In a prior study by Santora et al. (2010), fin whales were found near larger krill (>45 mm) while humpback whales were found in habitats with small/juvenile krill (<35 mm), similar to our size range (mean 32.8 ± 4.4 mm, Figure 4G). However, humpback whales in our study demonstrated two behavioral tactics that appeared to allow exploitation of the larger krill present within the overall habitat. Firstly, humpback whales forage in a three-dimensional environment, and the deep dives we recorded (maximum depth 459 m, 74% of foraging bout duration in Charlotte Bay were on dives > 280 m) were some of the deepest foraging dives recorded in the literature. Despite recording 29 individual dives greater than 400 m in our data set, we only found one other study with humpback whale dives deeper than 400 m (Derville et al., 2020) and the previous deepest dive reported in the Antarctic was 388 m (Friedlaender et al., 2013), suggesting Charlotte Bay whales are pushing their physiological limits to capture high quality food.
Secondly, krill at the surface were patchier than at depth (Figures 2B, 4C, 8C), though some patches contained large krill (Figure 8A). Bubble netting is a behavior unique to humpback whales, and though it has been observed in fish-feeding populations for many decades (Jurasz and Jurasz, 1979), it has only recently been reported in Southern Hemisphere krill feeding populations (Acevedo et al., 2011). Humpback whales use bubble netting to concentrate prey before lunging, allowing them to exploit patches that otherwise would not have sufficient prey to make foraging worthwhile (Figures 4A–D). By staying close to the surface, the transit time between the surface and prey is reduced, but because prey requires manipulation, it takes longer between bubble nets (mean bubble net ILI 107 ± 42 s, mean non-bubble net surface feeding ILI 63 ± 34 s, mean zone 4 ILI 46 ± 15 s). In this study, we noted that whales switched behavior between shallow and deep feeding when the surface foraging rate dropped (Figure 3G), and that similar overall foraging rates existed before the 5 min preceding deep feeding as during deep feeding, suggesting that when prey was no longer distributed as to be amenable to surface feeding, the deep, consistent prey layer in Charlotte Bay provided whales an opportunity to continue feeding.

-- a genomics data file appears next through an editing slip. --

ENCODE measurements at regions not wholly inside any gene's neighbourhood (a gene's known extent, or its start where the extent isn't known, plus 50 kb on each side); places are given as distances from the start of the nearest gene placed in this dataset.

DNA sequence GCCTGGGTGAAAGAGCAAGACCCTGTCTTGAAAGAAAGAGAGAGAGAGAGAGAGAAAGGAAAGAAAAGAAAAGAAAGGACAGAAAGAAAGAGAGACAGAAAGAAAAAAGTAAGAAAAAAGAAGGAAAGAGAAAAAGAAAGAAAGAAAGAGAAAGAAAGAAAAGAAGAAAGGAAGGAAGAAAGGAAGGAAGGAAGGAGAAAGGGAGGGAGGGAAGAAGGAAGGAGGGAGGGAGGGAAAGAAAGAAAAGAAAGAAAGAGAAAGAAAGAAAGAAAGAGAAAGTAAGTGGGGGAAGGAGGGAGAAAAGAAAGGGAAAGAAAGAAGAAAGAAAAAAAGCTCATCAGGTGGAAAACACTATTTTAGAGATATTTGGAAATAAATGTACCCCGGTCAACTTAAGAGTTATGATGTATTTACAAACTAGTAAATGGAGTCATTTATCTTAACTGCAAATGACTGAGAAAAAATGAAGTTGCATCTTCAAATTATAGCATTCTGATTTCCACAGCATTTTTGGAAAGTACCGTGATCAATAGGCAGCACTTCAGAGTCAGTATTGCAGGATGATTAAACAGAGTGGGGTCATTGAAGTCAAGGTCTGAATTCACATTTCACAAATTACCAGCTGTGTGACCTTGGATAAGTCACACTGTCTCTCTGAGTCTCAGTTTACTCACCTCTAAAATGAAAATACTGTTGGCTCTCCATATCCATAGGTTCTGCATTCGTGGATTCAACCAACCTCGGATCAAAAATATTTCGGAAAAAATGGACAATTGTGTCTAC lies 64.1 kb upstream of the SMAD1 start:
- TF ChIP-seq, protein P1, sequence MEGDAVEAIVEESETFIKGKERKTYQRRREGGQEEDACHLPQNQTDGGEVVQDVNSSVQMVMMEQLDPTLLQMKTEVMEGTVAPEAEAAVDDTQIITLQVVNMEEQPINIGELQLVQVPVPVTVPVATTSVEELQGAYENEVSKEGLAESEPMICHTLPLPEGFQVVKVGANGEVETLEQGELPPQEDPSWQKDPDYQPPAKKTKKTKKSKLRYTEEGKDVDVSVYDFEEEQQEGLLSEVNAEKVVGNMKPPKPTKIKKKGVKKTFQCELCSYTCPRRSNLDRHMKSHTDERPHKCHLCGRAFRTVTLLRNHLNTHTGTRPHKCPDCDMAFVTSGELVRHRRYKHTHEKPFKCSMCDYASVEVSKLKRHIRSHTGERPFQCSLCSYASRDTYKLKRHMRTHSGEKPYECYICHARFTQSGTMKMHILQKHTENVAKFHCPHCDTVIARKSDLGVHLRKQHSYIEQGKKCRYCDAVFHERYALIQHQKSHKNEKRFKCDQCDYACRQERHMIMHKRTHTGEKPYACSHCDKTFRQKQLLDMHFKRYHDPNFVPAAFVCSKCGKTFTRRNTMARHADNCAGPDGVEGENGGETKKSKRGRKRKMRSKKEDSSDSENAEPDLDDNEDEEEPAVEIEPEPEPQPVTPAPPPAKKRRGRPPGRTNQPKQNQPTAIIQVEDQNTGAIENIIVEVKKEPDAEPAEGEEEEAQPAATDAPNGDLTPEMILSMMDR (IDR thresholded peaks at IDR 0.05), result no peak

More than 1.6 million baleen whales were taken from the Southern Ocean in the twentieth century (Rocha et al., 2014), and the impact of this massive biomass loss on nutrient cycling and krill populations generally have been the focus of recent studies (Croll et al., 2006; Pershing et al., 2010; Roman et al., 2014). In other ecosystems, the introduction of predators can have profound effects on the structure of prey size distributions (Lazzaro et al., 2009), and studies in other ecosystems have also suggested that rorqual whales may be capable of size-differentiated foraging strategies. For example, in the Northeast Pacific, krill found in blue whale feces are consistently found to be larger than the mean krill sizes collected via net-tows in the regions (Croll et al., 2005; Nickels et al., 2018). The effect that selection of larger krill sizes by an increasing rorqual whale population may have on krill population structure, however, has not been considered.
Although humpback whale populations are recovering and high pregnancy rates in the West Antarctic Peninsula suggest they are not currently resource limited (Pallin et al., 2018), as of 2004 blue whale populations were still less than 1% of historic abundances (Branch, 2007) and remain at such low densities that accurate population estimates are difficult (Paarman et al., 2021). Thus, two critical questions that could have cascading influence over this globally important ecosystem are good avenues for further research: (1) How the recovery of baleen whales will influence Southern Ocean krill population dynamics, and (2) whether horizontal and vertical size segregation provide an axis of heterogeneity that would support multiple niches for baleen whale species with different foraging needs.